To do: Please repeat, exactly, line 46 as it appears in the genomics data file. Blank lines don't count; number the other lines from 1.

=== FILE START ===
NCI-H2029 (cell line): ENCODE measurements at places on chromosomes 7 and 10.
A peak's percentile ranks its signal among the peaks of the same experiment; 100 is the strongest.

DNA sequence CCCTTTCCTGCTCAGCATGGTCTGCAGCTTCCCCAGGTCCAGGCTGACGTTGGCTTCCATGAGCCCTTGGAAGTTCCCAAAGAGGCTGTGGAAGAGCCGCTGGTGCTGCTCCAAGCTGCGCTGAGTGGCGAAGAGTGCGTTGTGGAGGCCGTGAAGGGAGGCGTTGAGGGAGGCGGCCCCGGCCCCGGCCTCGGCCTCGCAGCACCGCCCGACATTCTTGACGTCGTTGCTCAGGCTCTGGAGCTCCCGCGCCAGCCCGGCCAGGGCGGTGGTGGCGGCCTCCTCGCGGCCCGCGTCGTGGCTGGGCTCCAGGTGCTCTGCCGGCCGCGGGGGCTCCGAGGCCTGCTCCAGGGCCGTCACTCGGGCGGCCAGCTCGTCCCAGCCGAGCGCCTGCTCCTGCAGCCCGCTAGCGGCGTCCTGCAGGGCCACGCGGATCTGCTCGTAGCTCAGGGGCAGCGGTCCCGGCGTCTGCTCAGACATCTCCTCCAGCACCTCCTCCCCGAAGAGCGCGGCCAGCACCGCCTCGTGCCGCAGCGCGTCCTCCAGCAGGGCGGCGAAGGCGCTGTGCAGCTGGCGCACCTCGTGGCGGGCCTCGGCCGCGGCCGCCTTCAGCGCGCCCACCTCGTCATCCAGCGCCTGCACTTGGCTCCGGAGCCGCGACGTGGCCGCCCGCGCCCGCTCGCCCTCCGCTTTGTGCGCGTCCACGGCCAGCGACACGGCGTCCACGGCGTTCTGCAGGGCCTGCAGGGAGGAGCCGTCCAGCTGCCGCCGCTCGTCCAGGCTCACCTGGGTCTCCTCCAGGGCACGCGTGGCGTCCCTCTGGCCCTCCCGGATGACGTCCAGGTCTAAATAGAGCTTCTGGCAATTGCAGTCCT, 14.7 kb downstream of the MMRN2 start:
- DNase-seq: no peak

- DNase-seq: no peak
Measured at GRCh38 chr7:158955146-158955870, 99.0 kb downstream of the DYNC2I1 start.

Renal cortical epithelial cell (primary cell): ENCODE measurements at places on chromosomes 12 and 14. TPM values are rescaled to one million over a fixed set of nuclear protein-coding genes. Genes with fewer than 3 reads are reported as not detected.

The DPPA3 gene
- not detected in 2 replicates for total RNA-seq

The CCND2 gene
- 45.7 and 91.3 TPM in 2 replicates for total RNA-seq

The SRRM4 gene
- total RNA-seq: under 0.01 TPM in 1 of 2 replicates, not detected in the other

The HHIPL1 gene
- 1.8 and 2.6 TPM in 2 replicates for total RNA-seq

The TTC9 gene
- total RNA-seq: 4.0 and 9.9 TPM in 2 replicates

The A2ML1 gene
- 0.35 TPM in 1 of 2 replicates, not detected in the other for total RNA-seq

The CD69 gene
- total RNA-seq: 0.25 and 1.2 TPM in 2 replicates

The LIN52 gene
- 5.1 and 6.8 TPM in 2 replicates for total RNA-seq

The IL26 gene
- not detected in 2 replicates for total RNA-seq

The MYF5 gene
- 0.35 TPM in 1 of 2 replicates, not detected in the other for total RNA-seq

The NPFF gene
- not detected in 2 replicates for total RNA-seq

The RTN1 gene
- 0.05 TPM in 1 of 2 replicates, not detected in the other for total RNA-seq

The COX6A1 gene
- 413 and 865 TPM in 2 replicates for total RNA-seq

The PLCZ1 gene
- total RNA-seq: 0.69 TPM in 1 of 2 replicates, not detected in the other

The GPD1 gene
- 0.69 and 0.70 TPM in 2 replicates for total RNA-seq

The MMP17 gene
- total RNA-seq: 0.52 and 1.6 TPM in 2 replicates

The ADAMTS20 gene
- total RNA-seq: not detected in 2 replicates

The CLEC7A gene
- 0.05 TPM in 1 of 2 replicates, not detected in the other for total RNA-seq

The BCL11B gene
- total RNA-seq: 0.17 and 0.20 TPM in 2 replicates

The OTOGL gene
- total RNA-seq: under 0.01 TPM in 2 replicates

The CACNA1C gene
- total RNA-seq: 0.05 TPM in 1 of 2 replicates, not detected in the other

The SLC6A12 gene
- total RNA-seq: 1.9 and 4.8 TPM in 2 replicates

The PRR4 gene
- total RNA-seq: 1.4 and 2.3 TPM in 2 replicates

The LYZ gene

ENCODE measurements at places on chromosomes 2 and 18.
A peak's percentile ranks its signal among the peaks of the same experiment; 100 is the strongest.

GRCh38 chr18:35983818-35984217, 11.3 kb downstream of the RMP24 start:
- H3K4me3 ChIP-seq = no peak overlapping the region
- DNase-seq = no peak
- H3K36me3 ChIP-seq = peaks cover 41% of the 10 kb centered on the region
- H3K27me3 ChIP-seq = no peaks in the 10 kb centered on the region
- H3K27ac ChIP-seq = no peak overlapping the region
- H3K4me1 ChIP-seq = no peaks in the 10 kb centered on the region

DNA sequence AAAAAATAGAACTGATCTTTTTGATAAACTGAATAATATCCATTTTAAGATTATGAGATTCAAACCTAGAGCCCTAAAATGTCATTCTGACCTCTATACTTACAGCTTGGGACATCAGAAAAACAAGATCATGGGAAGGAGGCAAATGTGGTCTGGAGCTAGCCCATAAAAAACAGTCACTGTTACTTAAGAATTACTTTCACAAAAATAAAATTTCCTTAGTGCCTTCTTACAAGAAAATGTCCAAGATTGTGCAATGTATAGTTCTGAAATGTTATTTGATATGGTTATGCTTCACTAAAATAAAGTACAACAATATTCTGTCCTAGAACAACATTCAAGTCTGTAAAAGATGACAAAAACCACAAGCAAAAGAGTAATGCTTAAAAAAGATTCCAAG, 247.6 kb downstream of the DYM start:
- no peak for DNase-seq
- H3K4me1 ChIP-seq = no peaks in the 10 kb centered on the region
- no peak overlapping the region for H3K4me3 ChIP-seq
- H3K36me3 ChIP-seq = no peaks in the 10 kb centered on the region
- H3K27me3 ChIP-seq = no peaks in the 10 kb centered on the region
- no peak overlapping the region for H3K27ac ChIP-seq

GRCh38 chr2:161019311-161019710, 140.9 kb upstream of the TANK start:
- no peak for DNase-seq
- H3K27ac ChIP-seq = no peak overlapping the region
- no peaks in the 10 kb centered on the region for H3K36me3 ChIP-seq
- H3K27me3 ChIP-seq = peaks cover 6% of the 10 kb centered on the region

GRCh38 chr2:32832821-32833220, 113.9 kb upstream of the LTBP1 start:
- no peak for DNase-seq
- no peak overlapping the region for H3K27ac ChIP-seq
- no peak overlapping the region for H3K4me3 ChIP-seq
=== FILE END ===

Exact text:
The OTOGL gene